WASHINGTON (Reuters) - The changes that have swept across the Arab world could usher in a new era of economic growth after years of inequality and joblessness, economists say, if leaders can resist pressure from the very protesters whose rage has reshaped the region.
“The problem is how do you in short run satisfy the economic demands of the people who were in the streets protesting?” said Mohsin Khan, the International Monetary Fund’s former director for the Middle East who is now a senior fellow at the Peterson Institute for International Economics.
“My worry in the short run is the return to populist policy, back-tracking and undoing reforms,” he said.
Interim leaders in Egypt and Tunisia, where a wave of protests fueled by chronic unemployment and deprivation forced leaders from power, are now grappling with pent-up frustration of millions of people longing for more economic opportunity.
In Syria, Yemen and Bahrain, leaders of political dynasties are facing challenges from their own citizens taking to the streets, while Muammar Gaddafi is seeking to defy an international military campaign and hold on to power in Libya.
Leaders of more affluent, oil-producing nations like Kuwait and Saudi Arabia are seeking to keep a lid on simmering discontent with handouts and new public sector work schemes.
The IMF, in the aftermath of the massive protests that shuttered businesses and scared away tourists, expects more vulnerable non-oil-exporting countries in the Middle East and North Africa to suffer this year, with growth slowing to 2 percent.
Oil-exporting nations are expected to fare better, with average 2011 growth rates seen at 5 percent.
The Fund believes that the political change facing the region’s leaders could eventually — if governance and inequality are addressed — “actually help them realize their latent potential,” said Masood Ahmed, the IMF’s Middle East director.
Economists say that would require repairing some of the region’s historic handicaps: making it easier for businesses to flourish, improving education systems mismatched with local job markets, shaking up bloated government institutions, and possibly privatizing calcified state enterprises.
“The immediate challenge is to make progress on their social agenda, promote social cohesion, and restore confidence without risking fiscal instability,” Ahmed said in a briefing ahead of the IMF and World Bank’s annual spring meetings.
But economists fear the region’s leaders, both those coming into power and those struggling to hang on to it, might dent prospects for long-term growth if they are tempted to roll back reforms in a bid to stave off perpetual protests.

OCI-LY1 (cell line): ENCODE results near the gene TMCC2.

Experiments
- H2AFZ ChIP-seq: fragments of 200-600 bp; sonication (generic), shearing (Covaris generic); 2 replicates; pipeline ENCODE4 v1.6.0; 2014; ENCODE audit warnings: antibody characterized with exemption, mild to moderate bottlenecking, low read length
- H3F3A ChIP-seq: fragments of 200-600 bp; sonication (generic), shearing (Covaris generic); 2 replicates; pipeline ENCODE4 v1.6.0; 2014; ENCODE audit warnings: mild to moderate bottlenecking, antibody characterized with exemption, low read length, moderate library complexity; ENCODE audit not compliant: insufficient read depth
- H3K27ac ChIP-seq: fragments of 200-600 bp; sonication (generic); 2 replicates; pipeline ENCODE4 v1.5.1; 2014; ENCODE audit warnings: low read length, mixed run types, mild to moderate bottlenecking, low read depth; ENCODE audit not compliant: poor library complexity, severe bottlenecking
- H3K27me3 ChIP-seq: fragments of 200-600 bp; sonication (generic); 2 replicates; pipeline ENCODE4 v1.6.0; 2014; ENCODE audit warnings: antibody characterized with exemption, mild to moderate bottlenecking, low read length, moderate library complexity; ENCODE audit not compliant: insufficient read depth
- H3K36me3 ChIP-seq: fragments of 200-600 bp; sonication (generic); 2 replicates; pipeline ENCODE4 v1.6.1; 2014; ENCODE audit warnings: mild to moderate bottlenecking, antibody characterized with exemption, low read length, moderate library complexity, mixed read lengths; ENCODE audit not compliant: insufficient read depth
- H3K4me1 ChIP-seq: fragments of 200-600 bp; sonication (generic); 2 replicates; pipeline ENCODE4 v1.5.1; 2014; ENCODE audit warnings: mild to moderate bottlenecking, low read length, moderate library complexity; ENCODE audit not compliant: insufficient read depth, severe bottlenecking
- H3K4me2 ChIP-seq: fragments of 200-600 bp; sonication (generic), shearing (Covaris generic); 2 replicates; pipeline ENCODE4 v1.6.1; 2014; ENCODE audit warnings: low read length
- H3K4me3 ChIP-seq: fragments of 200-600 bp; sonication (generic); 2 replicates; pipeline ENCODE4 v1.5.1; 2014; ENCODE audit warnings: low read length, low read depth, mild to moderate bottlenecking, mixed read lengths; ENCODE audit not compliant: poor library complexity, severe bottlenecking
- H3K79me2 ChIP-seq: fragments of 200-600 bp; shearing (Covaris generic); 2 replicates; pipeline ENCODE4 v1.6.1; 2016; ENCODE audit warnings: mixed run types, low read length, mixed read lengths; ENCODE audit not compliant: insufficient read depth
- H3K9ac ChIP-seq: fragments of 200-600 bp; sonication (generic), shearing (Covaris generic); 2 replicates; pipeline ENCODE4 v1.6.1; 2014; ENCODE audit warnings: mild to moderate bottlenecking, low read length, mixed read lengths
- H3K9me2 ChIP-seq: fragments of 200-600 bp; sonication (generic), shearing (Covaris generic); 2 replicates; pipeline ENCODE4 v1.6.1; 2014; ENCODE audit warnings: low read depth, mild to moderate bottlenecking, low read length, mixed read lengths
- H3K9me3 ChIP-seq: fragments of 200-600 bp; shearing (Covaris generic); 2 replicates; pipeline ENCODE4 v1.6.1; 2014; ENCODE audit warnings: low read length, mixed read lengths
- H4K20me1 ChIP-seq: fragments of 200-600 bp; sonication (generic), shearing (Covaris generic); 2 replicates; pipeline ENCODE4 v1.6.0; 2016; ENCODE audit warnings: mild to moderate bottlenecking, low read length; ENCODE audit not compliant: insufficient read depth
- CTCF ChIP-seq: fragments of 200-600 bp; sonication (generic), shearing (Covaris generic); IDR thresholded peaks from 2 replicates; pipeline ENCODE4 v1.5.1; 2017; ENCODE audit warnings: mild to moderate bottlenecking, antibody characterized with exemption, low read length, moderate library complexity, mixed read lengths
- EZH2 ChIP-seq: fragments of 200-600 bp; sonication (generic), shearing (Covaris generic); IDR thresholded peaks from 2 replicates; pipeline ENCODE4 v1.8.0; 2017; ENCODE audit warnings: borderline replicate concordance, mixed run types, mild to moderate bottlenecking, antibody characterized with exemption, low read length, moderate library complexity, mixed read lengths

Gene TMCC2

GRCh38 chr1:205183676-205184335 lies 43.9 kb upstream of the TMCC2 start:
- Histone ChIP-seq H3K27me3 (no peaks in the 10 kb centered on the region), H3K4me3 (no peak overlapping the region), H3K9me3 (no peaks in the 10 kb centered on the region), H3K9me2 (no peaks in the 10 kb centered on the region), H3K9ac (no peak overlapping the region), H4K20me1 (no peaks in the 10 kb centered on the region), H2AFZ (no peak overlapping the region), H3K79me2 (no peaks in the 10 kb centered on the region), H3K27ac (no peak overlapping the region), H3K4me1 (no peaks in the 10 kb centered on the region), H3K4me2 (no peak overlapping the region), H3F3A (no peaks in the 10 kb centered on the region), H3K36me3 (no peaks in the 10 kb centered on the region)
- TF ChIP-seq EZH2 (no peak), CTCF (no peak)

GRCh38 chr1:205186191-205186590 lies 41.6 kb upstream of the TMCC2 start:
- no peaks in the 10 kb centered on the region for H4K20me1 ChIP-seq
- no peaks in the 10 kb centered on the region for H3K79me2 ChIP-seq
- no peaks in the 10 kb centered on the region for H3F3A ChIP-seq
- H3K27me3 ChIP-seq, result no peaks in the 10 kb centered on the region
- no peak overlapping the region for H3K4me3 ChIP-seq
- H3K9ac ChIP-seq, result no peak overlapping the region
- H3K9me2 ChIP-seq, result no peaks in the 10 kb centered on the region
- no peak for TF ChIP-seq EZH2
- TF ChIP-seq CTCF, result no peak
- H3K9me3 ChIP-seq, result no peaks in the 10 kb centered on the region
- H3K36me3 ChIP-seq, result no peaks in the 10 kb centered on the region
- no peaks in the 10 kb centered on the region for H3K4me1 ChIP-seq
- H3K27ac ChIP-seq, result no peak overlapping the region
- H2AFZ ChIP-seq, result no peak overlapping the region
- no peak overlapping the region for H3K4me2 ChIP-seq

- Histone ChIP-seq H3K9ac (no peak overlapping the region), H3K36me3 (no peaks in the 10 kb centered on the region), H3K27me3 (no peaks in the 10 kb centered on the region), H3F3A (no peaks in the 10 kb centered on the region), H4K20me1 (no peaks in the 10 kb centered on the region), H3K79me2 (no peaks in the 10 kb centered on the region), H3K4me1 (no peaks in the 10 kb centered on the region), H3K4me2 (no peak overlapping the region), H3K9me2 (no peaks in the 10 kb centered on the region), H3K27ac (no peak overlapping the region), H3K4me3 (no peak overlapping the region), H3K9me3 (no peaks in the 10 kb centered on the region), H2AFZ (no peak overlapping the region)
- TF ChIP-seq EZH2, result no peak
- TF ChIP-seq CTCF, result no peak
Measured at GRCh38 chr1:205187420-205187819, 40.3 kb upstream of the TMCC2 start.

They warn against further handouts or moves to increase subsidies for food and fuel, expand state payrolls or take other measures they believe would deter investment, damage public finances and erode global economic confidence.
Failure to act could carry its own risks, warned Wael Ghonim, the young Google executive who became a hero of the activist movement in Egypt.
“As an Egyptian I am really concerned that a counter-revolution could happen if people are not able to fulfill their basic needs,” Ghonim, 30, told Reuters.
But the international community cannot solve the problem by throwing money at it. “What we really need is investments, improving the legal framework of doing business in Egypt and expertise,” he said at a panel. “The solution is not the money.”
Perhaps the most daunting challenge for regional leaders will be creating jobs for the millions of unemployed youths.
“They have to have economies that are going to grow 8 percent a year just to sustain unemployment levels,” said Molly Williamson, a former senior U.S. diplomat and defense official. “It’s sort of an ‘Oh, shit’ moment for everyone.”
Fariborz Ghadar, an expert at the U.S. Center for Strategic and International Studies, said the area stretching from North Africa to Pakistan would have to create at least 8 million jobs a year just to keep joblessness at current levels — over five times the number of jobs created in the United States in a year.
“That’s not going to happen. No matter what regime is in power there is going to be a substantial amount of dissatisfaction” without major outside aid, Ghadar said.
At a time of uncertainty, the clock may be working against the prospects for sustainable growth. “However legitimate the claims and desires for jobs, it takes time,” Williamson said.
Additional reporting by Manuela Badawy in Washington and Shaimaa Fayed in Cairo; editing by Leslie Adler